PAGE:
This was what became the most important thing for me in entering photography competitions: the opportunity to hear feedback on my photographs from someone other than my clients, my kids and my mum.

Photography is objective.

Photography is objective and so too are photography competitions – judging is completed by experienced photographers in certain genres of the art or industry. This means that just because a certain judge doesn’t like the image, the photographer isn’t any good. And just because the image is well received, does not mean that there is room for improvement.

Judges in photography competitions often have their preferred style of work. They often are only experienced in certain fields or techniques. I learned very early on when competing for photography awards that I should never take a judges opinion personally or become discouraged because they didn’t like my photograph. Most of the time is a matter of taste.

Tips and tricks.

When I am judging I am photography competitions and looking to hand out awards. There are a certain few things that I look for personally. There are styles that I prefer, that other judges might not prefer. I will blog about tips and tricks to photography competitions and winning photography awards in another blog very soon. Hopefully it will help you out the next time you enter a photography competition.

By the way the Porsche was shot the least in Top gear episode and the Baklava was very yummy.

photography competitions

Silver award winning print from professional photography awards


Photoshop Smart Object.

Quick control with Photoshop Smart Object.

One way of working with your images to create that something special with your images is in photoshop using photoshop smart object. The follow tutorial explains a little about this process and using smart objects. This process is effective when working with raw images or raw data. This is definitely the preferred format for me as a photographer wanting total control on the final result and output.

In short when you shoot jpeg, the camera as smart as it is makes a final decision about what data to include and disregard. Although it can give good results most of the time, by shooting in raw much more precision details can be reached. The raw format allows the extraction of detail that the camera may have disregarded but that you as the photographer and creator of the image may find very important. Shooting raw has its difficulties with file size being one and then time in postproduction another (This can be less of an issue with a great workflow and I will touch on this and a few other tips in a further blog).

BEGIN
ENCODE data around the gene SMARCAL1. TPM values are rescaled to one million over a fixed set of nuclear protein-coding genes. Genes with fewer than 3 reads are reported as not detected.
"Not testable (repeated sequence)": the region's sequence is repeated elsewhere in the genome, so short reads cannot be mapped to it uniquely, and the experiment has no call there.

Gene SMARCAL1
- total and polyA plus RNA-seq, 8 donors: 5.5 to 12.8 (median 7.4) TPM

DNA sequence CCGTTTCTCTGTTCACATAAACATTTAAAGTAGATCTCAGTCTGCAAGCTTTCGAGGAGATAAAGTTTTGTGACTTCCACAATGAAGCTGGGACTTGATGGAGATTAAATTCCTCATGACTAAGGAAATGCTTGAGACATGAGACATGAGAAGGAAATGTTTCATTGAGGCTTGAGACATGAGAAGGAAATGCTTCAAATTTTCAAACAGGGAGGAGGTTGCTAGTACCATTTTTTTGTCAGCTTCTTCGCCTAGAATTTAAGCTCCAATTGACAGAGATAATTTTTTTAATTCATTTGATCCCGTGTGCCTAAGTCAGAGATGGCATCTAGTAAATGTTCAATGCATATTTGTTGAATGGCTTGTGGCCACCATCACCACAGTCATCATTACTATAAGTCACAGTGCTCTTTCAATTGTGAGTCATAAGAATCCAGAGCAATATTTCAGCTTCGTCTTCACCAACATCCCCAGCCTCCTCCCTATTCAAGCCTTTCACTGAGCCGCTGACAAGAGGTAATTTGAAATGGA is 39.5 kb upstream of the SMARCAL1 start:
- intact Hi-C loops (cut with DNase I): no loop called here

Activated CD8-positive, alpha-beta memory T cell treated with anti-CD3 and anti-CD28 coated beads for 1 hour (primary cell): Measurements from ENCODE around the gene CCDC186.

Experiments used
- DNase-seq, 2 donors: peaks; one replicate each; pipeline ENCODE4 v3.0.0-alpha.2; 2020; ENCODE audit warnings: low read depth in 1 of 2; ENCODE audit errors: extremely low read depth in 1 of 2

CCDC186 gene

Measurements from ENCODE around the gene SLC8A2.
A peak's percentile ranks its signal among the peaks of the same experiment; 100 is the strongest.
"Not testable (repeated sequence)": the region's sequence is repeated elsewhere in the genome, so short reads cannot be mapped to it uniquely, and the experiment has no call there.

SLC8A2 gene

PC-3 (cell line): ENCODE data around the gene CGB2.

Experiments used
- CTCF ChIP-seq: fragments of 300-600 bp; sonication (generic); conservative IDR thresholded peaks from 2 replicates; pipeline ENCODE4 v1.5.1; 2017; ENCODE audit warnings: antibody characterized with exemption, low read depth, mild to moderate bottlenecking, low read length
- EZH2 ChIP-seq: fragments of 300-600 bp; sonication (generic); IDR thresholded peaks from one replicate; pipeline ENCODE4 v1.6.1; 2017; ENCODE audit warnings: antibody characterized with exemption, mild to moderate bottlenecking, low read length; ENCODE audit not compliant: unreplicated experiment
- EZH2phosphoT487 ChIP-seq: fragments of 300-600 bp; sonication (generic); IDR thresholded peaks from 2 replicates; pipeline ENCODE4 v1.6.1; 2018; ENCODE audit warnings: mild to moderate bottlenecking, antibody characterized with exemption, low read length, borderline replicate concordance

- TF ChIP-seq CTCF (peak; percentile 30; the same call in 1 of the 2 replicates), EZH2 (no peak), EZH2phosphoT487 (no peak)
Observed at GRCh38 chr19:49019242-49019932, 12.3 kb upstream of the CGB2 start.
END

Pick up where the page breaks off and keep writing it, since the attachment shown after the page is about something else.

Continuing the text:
Now back to photoshop smart object and how to get a grasp of it. In the first case I will show this image of an image straight out of camera (SOOC).

i.IMAGE STRAIGHT from Camera is a little cold

ii. THIS IMAGE has been colour corrected and makes that small but important modification

iii. The top image also needs a white balance adjustment. Spot the difference only minor but signifcant on the bottom image tweaked in Camera Raw.

Already I see things that need correcting or Photo shopping as many people term it. This is done in camera raw and apart from these corrections there are many stylized effects that can be created. The ones that I like I save as Raw presets. And thats something else I will discuss further.

This image shows the basic corrections for a technically sound image, but from there the alternatives are many and the creativity can flow. Most of the time if I as the photographer have done a good job there is very minimal adjustments to make, sometimes just the colour balance, brightness and a little contrast. If I underexpose, the exposure tool is good and if the highlights are too bright the recovery works good. There are so many other things that raw processing allows and some of my workshops really hone in on this and how to master it.

I will run through it step by step and you can see how the image transforms very easily using smart objects as your tool.

1.     After making some adjustments I hold down the shift key, which turns the OPEN tab into an OPEN OBJECTS tab then, I click this or press return (enter on PC). This will open the images as smart objects in Photoshop and this is where the fun can begin. Don’t worry if its a bit slow objects tends to do this and you may look at optimizing Photoshop’s speed to counter this.

2.     Now you have the images open, if you have worked with layers in Photoshop before you will notice that it’s not locked to the background as a normal non-smart object image is. The beauty of photoshop smart objects is that you can double click the icon in the layers tab and it will reopen in camera raw so you can make further adjustments.

3.     Now for creativity we might try something and to do this we simply duplicate the photoshop smart object by right clicking on the image number in the layers tab. This will bring up a list of options and then we will go to new smart objects via copy. We now have a copy of the original object

4.     Double click on the top layer or object to alter it in camera raw. Slide the sliders where you want or add a preset. My first thought with this image is to change it to a high contrast black and white and this will become like a layer effect over the top of the image. When you are happy with what you are after click OK to commit the changes, but don’t worry you can always refine it or go for a totally different look by simply double clicking on it again.

5.     Now that this image is on top to have the bottom layer show through you will need to select a blending mode from the layers palette. In his case I have changed from normal to soft light. But there are many options to choose and this includes changing the opacity and flow too. Like I said before the best thing about objects is you can reopen the image to access all its raw data simply by clicking on the image again. If you want to learn a bit more about why to use photoshop smart objects check out this video

6.     Lastly if you want a bit more control you can do this by creating a layer mask and making isolated adjustments to certain areas only. (Another day another blog post for that.)

Here are the final images to compare to the original

Now look at the original and the finished image. And here is a couple more that I did all from images I took at our recent family vacation.